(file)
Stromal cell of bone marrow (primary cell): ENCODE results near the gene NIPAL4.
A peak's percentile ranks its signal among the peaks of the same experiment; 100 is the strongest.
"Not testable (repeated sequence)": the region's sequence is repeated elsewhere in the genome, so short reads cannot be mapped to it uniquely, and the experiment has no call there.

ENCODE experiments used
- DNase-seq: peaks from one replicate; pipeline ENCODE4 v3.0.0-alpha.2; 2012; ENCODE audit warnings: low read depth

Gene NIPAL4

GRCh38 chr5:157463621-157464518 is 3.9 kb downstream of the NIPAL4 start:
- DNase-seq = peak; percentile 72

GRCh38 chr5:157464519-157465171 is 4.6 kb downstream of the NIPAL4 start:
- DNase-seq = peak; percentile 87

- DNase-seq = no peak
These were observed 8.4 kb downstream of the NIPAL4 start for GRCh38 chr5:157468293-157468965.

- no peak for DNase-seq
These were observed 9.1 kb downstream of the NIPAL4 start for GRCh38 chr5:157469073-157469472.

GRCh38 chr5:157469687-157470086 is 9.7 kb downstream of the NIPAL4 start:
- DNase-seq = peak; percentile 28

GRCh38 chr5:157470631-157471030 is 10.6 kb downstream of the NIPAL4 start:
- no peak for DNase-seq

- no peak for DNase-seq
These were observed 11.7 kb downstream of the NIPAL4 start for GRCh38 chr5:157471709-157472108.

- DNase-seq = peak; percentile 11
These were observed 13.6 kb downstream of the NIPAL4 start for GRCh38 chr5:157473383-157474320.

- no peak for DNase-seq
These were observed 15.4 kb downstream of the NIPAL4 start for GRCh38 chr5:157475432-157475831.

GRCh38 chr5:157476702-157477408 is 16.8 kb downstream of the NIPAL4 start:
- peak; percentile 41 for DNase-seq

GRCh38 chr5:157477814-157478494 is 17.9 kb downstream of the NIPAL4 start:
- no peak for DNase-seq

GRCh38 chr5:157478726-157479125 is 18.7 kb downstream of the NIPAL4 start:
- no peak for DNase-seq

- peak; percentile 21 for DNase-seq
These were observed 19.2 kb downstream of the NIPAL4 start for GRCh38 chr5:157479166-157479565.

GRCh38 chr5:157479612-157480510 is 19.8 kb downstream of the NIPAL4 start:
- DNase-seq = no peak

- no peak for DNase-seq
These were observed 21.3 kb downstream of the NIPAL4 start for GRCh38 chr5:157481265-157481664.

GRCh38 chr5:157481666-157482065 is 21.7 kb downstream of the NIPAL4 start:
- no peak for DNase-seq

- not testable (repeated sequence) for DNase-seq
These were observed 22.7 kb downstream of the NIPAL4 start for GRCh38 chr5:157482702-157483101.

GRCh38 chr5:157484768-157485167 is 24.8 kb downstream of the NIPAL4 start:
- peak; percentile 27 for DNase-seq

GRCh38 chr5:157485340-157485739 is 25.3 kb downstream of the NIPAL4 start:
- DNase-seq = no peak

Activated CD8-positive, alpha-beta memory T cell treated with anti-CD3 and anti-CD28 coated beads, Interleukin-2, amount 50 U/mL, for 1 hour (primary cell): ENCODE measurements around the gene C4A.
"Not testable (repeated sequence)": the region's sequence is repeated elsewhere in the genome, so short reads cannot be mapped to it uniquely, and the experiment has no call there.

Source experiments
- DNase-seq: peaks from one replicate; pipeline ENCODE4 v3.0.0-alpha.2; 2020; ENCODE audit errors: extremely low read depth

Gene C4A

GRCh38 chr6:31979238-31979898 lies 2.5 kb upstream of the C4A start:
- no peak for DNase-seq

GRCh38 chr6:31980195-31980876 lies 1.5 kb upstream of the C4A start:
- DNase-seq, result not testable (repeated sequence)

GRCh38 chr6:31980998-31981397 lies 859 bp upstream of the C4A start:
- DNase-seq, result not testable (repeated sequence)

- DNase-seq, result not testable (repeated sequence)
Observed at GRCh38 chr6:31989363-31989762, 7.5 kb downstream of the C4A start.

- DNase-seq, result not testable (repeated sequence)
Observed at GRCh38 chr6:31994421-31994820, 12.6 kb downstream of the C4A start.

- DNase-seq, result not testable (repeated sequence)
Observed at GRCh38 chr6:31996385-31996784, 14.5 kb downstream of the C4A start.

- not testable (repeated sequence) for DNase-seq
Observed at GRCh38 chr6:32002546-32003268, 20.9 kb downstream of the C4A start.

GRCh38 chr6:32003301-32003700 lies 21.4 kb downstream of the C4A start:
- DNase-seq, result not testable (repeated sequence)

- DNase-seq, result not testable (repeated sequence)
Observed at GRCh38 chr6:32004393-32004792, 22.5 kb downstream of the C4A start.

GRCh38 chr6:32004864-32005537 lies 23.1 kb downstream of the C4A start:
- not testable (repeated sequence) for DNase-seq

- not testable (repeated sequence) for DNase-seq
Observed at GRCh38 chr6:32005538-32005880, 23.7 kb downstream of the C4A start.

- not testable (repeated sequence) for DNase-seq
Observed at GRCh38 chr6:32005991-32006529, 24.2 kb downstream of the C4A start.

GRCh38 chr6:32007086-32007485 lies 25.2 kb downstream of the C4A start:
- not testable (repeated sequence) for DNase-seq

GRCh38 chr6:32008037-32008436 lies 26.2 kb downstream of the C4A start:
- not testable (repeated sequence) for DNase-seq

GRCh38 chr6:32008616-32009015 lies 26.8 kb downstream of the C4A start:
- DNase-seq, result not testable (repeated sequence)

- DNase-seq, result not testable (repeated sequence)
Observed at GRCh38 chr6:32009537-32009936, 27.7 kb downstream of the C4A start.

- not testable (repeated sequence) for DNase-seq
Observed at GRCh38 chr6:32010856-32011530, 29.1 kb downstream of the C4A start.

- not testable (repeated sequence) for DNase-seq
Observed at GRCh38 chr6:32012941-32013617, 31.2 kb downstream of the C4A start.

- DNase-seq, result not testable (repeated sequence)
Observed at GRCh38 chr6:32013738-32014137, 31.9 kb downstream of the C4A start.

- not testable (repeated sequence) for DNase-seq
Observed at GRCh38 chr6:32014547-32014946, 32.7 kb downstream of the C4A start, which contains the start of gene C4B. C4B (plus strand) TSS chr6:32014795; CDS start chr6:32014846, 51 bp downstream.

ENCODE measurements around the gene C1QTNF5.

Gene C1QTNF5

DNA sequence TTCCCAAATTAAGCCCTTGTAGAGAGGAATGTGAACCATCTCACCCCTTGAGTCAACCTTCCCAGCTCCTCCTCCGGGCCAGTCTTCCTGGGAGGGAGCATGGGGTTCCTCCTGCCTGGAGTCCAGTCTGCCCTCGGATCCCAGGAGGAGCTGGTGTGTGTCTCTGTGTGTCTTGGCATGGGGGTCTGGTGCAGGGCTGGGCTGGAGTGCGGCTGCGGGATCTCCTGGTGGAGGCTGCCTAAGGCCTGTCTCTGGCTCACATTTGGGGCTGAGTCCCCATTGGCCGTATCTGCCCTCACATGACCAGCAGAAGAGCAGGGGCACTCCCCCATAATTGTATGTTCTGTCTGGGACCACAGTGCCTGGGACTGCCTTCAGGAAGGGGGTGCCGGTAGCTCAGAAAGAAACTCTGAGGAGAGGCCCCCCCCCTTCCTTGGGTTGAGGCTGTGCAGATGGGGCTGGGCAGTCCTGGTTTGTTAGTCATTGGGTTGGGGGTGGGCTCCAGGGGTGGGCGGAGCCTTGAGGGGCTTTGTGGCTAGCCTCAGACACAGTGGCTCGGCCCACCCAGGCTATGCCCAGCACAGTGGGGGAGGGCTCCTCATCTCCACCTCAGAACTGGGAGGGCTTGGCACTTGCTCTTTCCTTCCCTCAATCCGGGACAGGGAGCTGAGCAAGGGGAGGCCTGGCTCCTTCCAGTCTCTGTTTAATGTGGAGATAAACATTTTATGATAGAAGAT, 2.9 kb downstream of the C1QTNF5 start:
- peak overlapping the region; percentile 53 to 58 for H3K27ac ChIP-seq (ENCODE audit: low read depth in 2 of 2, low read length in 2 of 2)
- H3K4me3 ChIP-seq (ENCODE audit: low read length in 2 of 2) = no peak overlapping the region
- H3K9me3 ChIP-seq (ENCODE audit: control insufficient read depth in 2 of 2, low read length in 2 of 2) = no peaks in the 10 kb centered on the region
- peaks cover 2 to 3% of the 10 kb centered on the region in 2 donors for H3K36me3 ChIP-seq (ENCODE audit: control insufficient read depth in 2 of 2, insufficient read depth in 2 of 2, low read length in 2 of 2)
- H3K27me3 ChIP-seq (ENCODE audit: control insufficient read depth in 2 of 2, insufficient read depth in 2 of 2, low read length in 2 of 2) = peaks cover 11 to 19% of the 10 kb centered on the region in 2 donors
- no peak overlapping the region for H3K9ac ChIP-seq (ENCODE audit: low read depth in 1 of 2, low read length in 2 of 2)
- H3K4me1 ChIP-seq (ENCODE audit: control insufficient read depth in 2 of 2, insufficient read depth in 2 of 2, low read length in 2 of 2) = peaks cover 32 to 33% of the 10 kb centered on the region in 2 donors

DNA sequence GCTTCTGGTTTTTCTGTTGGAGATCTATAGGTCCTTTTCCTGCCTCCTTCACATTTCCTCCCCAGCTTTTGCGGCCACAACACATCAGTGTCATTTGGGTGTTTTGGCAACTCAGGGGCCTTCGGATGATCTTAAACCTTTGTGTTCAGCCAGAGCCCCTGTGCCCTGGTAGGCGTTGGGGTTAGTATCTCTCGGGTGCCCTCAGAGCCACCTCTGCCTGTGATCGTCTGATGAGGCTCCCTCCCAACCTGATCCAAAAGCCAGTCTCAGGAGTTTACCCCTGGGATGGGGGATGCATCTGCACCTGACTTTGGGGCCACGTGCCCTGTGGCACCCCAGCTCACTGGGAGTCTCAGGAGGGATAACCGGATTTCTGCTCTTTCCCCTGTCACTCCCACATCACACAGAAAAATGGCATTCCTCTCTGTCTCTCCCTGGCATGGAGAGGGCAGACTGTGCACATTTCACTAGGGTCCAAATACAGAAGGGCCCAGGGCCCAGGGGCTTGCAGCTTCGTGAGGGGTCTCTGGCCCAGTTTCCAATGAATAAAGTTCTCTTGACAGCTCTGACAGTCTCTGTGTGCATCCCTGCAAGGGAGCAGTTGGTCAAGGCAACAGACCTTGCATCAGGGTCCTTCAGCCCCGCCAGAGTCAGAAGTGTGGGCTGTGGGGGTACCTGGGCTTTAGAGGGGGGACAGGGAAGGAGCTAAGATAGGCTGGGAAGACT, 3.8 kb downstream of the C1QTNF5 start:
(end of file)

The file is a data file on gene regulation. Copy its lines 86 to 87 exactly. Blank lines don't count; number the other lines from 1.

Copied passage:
- DNase-seq, result not testable (repeated sequence)
Observed at GRCh38 chr6:32013738-32014137, 31.9 kb downstream of the C4A start.